The Dixon family bought the paper mill to the northwest of the village in 1871 and it became a flourishing business, being one of the first to use wood pulp to produce paper instead of rags. The mill specialised in tissues, making the Dixcel brand for many years. Wood pulp for Dixon's paper mill was imported from the Toppila pulp mill (Toppila Oy) in Oulu, Finland from 1931–1985. The Dixons signed an agreement with the railway company to provide a siding for the works to transport raw materials and the finished product. The paper mill was closed in 2007 leaving only converting lines operational.
The Oughtibridge Mill came into SCA, a leading global hygiene and forest products company, ownership in 2012 as part of a wider acquisition of tissue operations across Europe from another company.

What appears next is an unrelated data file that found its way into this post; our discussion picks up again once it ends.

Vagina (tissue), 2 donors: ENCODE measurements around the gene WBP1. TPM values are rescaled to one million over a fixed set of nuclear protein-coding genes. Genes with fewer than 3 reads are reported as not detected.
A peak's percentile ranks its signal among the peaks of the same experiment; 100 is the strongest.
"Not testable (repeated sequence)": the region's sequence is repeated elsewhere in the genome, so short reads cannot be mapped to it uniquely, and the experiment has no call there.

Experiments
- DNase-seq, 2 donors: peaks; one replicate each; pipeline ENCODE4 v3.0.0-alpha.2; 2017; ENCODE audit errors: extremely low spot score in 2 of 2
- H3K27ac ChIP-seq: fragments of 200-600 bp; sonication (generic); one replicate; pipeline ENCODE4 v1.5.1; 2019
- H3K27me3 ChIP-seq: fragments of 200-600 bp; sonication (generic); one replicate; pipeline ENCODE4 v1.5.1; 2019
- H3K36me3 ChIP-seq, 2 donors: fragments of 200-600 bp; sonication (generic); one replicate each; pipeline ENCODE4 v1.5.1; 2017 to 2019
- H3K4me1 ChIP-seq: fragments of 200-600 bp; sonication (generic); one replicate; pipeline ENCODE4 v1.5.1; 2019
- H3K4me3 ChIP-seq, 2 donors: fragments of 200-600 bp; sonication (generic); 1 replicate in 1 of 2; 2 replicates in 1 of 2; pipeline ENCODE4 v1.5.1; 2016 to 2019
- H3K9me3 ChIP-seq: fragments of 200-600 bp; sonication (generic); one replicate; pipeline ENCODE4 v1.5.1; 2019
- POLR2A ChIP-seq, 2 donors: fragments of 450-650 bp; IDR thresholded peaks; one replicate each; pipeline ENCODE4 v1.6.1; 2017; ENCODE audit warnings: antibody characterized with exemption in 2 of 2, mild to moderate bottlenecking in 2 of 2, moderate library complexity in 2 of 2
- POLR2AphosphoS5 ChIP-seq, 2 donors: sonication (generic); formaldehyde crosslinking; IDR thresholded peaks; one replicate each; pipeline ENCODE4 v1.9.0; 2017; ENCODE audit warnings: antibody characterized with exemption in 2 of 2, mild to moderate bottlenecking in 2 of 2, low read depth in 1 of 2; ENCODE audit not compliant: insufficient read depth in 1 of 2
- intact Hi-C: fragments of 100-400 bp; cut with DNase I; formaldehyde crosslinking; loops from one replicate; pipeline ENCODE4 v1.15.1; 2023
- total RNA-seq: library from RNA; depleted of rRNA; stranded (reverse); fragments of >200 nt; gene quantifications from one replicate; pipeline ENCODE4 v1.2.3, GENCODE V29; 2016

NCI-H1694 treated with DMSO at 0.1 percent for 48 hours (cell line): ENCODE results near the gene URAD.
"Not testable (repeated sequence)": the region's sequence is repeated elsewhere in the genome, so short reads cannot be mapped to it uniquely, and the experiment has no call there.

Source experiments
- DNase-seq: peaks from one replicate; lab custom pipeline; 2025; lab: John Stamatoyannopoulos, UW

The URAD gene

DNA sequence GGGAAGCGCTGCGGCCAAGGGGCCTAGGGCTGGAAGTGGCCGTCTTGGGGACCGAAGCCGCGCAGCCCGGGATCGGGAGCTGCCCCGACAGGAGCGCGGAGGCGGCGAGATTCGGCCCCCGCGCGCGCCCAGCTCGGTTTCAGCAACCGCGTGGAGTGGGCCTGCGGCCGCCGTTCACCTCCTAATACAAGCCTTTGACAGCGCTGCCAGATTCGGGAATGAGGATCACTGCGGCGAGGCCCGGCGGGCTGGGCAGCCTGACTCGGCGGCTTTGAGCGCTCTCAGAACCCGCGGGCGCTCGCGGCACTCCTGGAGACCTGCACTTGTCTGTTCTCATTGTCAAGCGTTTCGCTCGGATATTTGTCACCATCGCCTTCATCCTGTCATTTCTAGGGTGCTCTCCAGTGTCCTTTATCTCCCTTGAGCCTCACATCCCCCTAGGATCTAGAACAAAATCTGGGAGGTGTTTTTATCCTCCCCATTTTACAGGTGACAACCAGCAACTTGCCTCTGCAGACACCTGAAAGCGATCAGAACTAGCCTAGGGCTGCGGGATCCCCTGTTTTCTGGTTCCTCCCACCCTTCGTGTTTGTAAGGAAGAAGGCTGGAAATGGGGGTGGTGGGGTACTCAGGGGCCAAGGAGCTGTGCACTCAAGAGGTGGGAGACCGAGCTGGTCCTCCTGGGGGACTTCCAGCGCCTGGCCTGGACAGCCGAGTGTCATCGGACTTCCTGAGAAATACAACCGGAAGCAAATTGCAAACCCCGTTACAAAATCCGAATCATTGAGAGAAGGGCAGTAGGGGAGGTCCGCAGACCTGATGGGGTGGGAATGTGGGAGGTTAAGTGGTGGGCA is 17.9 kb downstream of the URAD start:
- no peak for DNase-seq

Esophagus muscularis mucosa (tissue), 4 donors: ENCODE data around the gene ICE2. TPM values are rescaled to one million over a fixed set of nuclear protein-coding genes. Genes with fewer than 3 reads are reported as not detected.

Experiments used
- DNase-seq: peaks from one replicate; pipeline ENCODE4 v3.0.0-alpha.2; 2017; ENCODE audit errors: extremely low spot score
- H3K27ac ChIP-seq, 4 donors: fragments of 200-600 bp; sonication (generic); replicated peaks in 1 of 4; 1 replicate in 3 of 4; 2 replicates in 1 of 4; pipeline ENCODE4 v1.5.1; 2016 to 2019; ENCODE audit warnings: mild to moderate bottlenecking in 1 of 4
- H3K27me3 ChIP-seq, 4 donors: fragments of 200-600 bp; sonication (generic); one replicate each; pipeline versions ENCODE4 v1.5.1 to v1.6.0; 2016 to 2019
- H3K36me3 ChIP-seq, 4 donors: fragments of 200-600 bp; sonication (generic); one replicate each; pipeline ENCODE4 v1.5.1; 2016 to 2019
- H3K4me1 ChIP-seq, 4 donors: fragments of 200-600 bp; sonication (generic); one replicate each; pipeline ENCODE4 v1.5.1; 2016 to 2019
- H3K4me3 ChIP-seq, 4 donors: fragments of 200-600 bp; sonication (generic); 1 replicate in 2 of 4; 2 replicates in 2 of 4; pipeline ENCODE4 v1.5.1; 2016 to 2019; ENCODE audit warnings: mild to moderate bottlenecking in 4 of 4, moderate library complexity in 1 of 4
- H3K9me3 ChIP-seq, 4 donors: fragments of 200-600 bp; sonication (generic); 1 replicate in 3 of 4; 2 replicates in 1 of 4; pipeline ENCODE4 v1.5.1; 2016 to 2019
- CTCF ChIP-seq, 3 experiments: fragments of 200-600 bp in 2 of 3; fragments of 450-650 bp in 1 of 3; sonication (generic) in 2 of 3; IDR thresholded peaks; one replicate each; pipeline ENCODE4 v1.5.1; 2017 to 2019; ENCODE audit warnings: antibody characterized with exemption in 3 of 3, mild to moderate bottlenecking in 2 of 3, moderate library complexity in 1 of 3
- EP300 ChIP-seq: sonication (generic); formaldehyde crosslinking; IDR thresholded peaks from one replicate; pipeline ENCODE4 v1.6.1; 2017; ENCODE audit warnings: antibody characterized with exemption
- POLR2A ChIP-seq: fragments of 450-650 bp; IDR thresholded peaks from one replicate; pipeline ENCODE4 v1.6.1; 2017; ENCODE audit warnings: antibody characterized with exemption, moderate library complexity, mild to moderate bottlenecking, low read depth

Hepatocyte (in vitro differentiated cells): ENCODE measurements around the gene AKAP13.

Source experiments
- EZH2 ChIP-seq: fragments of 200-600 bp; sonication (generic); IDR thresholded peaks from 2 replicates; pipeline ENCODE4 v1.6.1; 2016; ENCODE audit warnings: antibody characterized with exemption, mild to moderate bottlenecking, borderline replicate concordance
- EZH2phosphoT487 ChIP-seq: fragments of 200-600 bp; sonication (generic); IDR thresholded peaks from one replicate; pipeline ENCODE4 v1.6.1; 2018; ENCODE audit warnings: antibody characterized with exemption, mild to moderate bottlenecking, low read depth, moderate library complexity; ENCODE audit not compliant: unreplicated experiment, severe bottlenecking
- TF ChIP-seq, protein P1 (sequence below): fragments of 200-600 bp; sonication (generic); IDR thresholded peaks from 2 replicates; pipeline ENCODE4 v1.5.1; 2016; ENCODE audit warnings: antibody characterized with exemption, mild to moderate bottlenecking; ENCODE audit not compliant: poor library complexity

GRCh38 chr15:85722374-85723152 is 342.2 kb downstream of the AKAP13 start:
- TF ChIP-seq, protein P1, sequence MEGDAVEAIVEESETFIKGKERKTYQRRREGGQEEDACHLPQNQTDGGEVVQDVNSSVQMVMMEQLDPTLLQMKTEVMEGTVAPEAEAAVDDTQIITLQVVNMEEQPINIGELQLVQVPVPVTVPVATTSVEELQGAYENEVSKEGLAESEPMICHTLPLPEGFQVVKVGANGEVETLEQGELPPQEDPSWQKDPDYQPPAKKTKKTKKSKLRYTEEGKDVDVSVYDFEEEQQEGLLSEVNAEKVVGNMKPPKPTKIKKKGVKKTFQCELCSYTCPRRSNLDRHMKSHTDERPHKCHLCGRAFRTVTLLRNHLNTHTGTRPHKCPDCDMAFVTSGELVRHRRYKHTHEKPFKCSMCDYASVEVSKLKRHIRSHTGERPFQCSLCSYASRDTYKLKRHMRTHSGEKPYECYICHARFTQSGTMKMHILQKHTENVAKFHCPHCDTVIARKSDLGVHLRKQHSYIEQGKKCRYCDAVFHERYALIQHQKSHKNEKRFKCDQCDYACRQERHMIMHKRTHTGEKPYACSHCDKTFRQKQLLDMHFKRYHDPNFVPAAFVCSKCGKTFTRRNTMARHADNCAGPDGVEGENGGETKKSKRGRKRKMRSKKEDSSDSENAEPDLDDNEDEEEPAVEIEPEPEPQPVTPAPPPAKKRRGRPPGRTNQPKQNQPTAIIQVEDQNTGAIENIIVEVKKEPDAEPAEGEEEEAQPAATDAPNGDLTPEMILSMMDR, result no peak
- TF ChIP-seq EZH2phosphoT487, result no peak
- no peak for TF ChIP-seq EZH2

The site had already ceased operations as a paper mill in 2007, five years before it was acquired by SCA, and since then its main function had been the conversion of rolls of paper into commercial products. The closure of the site was announced in 2014 following consultation with the workforce and all activity ceased on the estate early in 2015.
The site is now for sale with the potential to be used for new homes.